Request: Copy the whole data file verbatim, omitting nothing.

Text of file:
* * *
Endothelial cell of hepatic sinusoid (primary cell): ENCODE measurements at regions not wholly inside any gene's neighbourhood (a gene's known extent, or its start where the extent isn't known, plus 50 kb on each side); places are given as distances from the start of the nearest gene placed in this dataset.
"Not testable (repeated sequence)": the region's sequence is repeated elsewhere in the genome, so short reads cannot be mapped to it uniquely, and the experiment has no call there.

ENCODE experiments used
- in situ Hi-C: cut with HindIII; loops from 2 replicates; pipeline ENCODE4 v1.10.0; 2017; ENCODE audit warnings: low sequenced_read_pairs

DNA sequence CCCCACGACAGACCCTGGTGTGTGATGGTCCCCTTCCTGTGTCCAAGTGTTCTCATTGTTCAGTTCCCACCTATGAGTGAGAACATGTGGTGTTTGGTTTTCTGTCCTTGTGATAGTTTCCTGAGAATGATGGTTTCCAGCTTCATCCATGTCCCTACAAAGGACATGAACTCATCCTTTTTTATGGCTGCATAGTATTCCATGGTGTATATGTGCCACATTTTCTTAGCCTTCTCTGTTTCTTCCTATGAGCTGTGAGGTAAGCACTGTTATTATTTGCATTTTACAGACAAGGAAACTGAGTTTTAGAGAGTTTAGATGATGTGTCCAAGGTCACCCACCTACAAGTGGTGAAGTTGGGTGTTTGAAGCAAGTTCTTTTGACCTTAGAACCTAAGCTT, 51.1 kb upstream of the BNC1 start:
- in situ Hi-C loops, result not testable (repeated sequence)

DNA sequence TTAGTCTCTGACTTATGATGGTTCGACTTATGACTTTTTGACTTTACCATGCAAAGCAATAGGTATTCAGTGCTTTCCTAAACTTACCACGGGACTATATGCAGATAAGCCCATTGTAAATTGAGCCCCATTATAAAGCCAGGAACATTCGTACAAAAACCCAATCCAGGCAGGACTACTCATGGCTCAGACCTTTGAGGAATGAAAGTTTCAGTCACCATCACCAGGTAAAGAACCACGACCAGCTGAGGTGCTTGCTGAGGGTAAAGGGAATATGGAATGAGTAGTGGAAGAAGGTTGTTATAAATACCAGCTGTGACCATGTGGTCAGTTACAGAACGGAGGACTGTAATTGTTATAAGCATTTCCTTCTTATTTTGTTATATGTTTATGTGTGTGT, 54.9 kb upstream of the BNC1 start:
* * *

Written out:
Endothelial cell of hepatic sinusoid (primary cell): ENCODE measurements at regions not wholly inside any gene's neighbourhood (a gene's known extent, or its start where the extent isn't known, plus 50 kb on each side); places are given as distances from the start of the nearest gene placed in this dataset.
"Not testable (repeated sequence)": the region's sequence is repeated elsewhere in the genome, so short reads cannot be mapped to it uniquely, and the experiment has no call there.

ENCODE experiments used
- in situ Hi-C: cut with HindIII; loops from 2 replicates; pipeline ENCODE4 v1.10.0; 2017; ENCODE audit warnings: low sequenced_read_pairs

DNA sequence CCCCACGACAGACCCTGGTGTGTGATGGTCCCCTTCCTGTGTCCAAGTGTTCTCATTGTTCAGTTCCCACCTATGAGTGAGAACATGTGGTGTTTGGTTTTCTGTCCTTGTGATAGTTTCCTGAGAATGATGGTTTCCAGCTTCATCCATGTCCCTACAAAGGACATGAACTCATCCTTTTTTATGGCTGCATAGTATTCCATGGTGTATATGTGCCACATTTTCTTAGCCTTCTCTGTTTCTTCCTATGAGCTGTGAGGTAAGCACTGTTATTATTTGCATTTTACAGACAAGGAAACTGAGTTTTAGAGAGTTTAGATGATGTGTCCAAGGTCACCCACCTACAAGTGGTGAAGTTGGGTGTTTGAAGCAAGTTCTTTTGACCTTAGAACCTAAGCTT, 51.1 kb upstream of the BNC1 start:
- in situ Hi-C loops, result not testable (repeated sequence)

DNA sequence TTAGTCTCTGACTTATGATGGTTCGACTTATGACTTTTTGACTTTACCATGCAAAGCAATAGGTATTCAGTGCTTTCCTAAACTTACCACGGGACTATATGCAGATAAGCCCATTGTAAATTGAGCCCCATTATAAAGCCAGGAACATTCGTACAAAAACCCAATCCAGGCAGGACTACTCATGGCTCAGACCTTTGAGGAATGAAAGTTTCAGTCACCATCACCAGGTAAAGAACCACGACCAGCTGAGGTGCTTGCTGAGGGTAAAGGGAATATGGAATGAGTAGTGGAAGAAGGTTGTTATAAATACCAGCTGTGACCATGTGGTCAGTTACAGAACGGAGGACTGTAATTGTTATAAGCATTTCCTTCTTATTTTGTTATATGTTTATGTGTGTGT, 54.9 kb upstream of the BNC1 start: